Ever since the FMCSA issued a notice of proposed rulemaking request for comments in May of 2014 there has been a lot of confusion as to how this rule would work. While the final rule clarified some of the questions, much of that confusion still exists. As John Cutler, NASSTRAC’s legal counsel noted: “We are pleased to see that the agency dropped several of the worst features of the rule,” said Cutler. “The final rule no longer imposes on shippers, intermediaries or receivers a ‘duty to inquire’ whether drivers can comply with all safety requirements (HOS, safe tractors and trailers, working brake lights, etc., etc.) for the services requested. In addition, the final rule drops the ‘respondeat superior’ legal theory under which shippers, intermediaries and receivers might have been considered ‘employers’ of the drivers who work for the motor carriers. That theory could have caused a great deal of trouble for defendants in ‘negligent hiring’ lawsuits. These are positive developments, and the comments that NASSTRAC and others filed seem to have done some good.”

While NASSTRAC, along with many industry groups endorse the intent of the rulemaking…no one defends coercing drivers to violate safety rules, FMCSA clarified in response to a NASSTRAC comment that there is nothing wrong with a shipper saying it will stop using a trucking company that sends in a driver with 4 hours of driving time left on the clock when the haul will require 7 hours. It is legal to decide not to use a carrier that does not dispatch drivers who can meet the agreed upon delivery schedule. Further clarifications include:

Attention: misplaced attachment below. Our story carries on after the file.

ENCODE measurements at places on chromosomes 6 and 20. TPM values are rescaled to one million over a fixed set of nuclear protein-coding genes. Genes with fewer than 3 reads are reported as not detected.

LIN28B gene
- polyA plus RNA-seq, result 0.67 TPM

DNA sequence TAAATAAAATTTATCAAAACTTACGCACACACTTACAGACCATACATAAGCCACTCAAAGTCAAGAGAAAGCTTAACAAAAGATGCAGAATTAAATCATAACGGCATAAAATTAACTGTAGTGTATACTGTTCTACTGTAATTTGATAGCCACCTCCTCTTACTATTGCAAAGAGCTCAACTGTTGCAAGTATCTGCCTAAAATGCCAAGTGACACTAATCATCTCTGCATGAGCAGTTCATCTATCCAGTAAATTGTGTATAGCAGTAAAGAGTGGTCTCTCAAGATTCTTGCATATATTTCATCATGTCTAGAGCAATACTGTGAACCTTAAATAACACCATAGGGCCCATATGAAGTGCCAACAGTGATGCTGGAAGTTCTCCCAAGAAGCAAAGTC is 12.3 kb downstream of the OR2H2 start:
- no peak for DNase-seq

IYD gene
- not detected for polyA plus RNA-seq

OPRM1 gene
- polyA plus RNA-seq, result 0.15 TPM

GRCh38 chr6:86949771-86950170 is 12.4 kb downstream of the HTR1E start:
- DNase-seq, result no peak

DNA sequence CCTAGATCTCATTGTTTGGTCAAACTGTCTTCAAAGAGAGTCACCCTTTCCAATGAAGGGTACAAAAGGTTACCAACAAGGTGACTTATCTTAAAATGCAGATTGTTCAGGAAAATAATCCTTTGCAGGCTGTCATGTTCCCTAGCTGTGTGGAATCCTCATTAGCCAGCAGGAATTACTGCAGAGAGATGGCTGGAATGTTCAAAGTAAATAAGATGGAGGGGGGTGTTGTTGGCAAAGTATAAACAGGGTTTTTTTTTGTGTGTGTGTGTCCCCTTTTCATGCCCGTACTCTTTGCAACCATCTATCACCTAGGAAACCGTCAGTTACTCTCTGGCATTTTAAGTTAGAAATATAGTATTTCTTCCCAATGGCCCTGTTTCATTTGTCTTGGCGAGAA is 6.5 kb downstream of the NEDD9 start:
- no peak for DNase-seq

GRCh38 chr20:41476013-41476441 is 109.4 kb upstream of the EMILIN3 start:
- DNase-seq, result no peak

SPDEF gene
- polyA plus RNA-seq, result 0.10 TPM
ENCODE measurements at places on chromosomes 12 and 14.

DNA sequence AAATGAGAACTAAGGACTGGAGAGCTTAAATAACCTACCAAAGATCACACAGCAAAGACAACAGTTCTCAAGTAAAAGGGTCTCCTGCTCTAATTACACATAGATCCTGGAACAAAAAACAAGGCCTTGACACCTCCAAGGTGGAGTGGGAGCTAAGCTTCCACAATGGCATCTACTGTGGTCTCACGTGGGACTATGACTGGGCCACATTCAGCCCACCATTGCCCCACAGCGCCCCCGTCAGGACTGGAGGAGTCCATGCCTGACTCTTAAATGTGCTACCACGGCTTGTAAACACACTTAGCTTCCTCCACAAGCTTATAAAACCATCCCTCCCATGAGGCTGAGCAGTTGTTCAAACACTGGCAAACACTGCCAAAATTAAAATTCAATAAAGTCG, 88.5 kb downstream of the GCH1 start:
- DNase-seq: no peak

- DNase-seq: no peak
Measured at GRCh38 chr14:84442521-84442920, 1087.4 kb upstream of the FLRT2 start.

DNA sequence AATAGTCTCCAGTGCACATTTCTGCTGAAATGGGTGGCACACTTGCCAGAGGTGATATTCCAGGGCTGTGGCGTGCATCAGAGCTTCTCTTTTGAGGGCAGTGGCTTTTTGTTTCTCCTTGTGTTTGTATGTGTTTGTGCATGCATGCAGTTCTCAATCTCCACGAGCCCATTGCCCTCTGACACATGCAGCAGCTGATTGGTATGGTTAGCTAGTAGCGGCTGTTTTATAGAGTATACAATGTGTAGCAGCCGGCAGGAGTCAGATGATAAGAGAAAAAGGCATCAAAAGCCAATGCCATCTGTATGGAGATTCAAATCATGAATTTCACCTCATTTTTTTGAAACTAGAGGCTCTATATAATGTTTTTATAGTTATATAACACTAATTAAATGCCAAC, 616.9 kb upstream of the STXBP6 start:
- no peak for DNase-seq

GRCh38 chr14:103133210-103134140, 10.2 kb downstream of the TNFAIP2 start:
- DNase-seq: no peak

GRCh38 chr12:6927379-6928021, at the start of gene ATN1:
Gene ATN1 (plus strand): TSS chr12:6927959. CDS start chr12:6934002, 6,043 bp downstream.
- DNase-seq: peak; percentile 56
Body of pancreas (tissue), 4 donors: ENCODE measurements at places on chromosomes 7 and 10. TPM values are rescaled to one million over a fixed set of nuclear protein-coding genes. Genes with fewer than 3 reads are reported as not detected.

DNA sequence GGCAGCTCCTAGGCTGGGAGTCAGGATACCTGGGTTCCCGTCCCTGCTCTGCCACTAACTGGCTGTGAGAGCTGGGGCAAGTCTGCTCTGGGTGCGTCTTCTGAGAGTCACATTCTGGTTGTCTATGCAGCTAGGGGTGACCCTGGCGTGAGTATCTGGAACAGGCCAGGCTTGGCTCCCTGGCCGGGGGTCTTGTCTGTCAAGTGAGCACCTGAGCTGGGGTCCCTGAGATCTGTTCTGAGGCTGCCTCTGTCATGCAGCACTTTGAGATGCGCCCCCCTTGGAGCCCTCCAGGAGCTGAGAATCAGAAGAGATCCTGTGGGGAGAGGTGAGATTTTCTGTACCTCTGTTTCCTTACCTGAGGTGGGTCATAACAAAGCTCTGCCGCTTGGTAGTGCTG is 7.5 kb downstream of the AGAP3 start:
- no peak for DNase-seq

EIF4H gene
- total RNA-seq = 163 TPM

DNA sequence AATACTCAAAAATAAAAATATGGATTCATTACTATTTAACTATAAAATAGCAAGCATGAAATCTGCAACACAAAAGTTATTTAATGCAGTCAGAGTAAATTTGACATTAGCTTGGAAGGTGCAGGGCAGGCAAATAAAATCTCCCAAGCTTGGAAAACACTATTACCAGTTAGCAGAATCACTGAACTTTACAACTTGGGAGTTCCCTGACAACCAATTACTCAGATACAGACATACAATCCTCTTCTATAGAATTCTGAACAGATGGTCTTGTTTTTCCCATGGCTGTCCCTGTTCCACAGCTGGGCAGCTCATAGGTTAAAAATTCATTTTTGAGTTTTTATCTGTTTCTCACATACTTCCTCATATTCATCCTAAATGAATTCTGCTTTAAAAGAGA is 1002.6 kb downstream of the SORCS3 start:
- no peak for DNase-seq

•Brokers are not allowed to directly communicate with drivers and are not employees of a motor carrier, and if a broker communicates directly with a driver, they could be held liable for vicarious liability and coercion; and
•The deadline to file coercion complaints will work off of a 90-day filing deadline to ensure drivers have a sufficient time to prepare and submit a coercion complaint

Unfortunately, these clarifications are not contained in the rule itself, but in the explanatory text which means shippers need to either remember what the explanatory text says or keep a copy of the Federal Register notice handy. This rule also carries stiff penalties up to $16,000 per occurrence if a shipper, receiver or intermediary makes threats to a driver.

According to John Cutler, “The exposure to penalties is there whether or not the driver actually violates any regulations. In addition, what does it mean for the driver to have “stated’ that the service called for could not be provided in compliance with regulations? Stated how, and to whom? A night watchman or a yard jockey? FMCSA refused to require documentation.”